TVA coal capacity shrinking by over 5,000 MW due to clean-air needs

As of September 2010, the Tennessee Valley Authority had 14,573 MW (summer net) of coal-fired generation, which will be reduced to 9,098 MW (summer net) after a series of past and future shutdowns are completed that are being caused by clean-air needs.

“TVA is planning to balance its coal-fired generation with lower-cost and cleaner energy generation technologies,” the federal utility said in its Nov. 18 annual Form 10-K report. “TVA’s long-range plans will continue to attempt to balance the costs and benefits of significant environmental investments at its remaining coal-fired plants that do not have scrubbers and/or [selective catalytic reduction (SCR)]. TVA expects to decide whether to control, convert, or retire its remaining coal-fired capacity on a unit-by-unit schedule.”

Transmission upgrades may be required to maintain reliability when some coal units are shut. TVA said it invested $130m in such upgrades between 2011 and 2013, and estimates future expenditures for transmission upgrades to accommodate inactive coal units to be about $350m for the 2014-2020 period. Upgrades may include enhancements to existing lines and substations or new installations as necessary to provide adequate power transmission capacity, maintain voltage support, and ensure generating plant and transmission system stability.

TVA considers units to be in an active state when the unit is generating, available for service, or is temporarily unavailable due to equipment failures, inspections, or repairs. As of Sept. 30, 2013, which was the end of its latest fiscal year, TVA had 10 coal-fired plants consisting of 46 active units, accounting for 12,901 MW of summer net capability. As of Sept. 30, 2013, TVA had 14 inactive units. Inactive units may be in three categories: retired, mothballed, or inactive reserve.

  • Retired units are unavailable for service and are not expected to return to service in the future. TVA currently has four retired coal units: John Sevier Units 1 and 2 and Widows Creek Units 3 and 5.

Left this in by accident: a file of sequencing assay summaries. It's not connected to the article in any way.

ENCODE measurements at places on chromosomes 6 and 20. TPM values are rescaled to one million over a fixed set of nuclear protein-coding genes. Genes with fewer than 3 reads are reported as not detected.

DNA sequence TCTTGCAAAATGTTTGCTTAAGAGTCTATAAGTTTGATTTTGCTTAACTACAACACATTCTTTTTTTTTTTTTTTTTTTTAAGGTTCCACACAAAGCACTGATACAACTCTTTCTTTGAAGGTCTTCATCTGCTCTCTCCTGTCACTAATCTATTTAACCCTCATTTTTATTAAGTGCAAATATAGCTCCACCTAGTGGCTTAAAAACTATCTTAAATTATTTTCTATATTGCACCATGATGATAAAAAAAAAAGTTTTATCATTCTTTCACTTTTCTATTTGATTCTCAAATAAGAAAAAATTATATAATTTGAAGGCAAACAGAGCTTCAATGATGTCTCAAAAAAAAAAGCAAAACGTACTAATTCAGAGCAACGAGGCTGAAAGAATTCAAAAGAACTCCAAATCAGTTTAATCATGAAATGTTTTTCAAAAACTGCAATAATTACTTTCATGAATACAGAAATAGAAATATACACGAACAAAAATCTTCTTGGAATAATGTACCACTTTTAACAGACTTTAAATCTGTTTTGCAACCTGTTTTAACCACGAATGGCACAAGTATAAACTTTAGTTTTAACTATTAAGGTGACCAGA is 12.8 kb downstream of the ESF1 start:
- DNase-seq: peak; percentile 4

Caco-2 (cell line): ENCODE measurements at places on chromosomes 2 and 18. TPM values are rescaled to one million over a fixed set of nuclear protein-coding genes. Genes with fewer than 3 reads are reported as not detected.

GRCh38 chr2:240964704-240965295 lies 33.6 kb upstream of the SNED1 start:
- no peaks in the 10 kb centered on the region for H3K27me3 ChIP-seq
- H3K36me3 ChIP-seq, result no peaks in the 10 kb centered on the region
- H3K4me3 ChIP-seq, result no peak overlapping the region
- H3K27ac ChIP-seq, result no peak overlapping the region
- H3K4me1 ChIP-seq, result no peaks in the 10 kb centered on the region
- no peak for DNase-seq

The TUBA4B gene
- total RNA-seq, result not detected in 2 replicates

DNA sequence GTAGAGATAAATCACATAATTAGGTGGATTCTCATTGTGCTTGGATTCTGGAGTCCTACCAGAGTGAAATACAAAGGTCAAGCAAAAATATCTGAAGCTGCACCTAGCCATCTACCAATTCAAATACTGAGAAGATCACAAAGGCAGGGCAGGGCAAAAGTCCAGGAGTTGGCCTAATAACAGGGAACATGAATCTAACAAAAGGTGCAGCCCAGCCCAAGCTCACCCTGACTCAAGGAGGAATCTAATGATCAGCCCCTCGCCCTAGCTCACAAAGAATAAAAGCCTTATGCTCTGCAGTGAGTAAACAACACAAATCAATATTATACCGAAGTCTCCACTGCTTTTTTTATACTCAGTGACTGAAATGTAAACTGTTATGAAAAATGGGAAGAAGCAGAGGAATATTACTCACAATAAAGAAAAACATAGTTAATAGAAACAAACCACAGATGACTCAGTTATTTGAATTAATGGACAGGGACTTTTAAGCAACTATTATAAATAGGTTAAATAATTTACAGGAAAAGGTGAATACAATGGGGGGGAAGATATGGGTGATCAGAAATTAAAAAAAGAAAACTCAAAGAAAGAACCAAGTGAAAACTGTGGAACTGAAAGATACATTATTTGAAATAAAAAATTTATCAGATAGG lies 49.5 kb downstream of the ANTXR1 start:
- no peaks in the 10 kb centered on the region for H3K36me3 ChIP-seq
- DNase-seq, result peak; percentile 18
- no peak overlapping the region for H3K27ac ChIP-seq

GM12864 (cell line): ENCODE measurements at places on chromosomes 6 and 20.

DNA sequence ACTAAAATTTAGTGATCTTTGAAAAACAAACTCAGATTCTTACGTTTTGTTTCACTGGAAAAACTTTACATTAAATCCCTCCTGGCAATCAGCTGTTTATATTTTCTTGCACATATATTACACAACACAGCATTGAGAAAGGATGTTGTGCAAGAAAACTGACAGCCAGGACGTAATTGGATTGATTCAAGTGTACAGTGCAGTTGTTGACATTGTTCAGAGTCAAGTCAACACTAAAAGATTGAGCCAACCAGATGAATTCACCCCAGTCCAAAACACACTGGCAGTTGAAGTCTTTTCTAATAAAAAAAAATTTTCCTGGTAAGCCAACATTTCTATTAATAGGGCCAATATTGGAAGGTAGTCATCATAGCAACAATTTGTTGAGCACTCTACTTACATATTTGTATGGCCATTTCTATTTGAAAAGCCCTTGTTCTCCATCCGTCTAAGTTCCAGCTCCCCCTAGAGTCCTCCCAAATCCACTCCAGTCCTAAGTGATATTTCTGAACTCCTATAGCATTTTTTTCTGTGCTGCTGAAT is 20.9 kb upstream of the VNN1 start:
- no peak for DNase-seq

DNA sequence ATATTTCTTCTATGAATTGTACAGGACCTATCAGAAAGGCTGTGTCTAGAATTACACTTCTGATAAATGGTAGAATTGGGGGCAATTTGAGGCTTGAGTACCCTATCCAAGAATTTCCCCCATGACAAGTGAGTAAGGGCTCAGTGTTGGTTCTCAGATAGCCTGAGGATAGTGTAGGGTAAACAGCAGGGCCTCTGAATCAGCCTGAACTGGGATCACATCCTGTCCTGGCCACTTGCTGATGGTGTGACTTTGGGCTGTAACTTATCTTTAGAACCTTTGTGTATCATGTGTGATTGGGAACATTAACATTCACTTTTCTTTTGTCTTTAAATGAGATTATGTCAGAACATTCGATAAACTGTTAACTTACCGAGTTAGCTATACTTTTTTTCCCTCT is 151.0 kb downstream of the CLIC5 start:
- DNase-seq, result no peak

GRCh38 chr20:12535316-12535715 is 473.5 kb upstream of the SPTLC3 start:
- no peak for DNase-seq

• Mothballed units are unavailable for service but can be brought back into service after some maintenance with an appropriate amount of notification, typically weeks or months. As of Sept. 30, 2013, TVA had nine mothballed coal units: Shawnee Unit 10, Johnsonville Units 7 and 8, Widows Creek Units 1, 2, 4, and 6, and John Sevier Units 3 and 4.
  • Inactive reserve units are unavailable for service but can be brought back into service after some repairs in a relatively short time, typically days. As of Sept. 30, 2013, TVA had one unit in inactive reserve: Colbert Unit 5. On Oct. 1, 2013, four additional units were mothballed — Johnsonville Units 5, 6, 9, and 10 — and the status of Colbert Unit 5 was changed from inactive reserve to mothballed.

Under agreements with the U.S. EPA, several nearby states and certain environmental groups, TVA must retire certain units, with this being the status of those actions:

  • John Sevier (two affected units in this category), agreement is to retire both units no later than the end of 2012, with those retirements having taken place;
  • Johnsonville (ten affected units), retire six units by end of 2015 and four more by the end of 2017, with the actual retirements to occur by those deadlines, and with six of the affected units already idled in 2012 and 2013;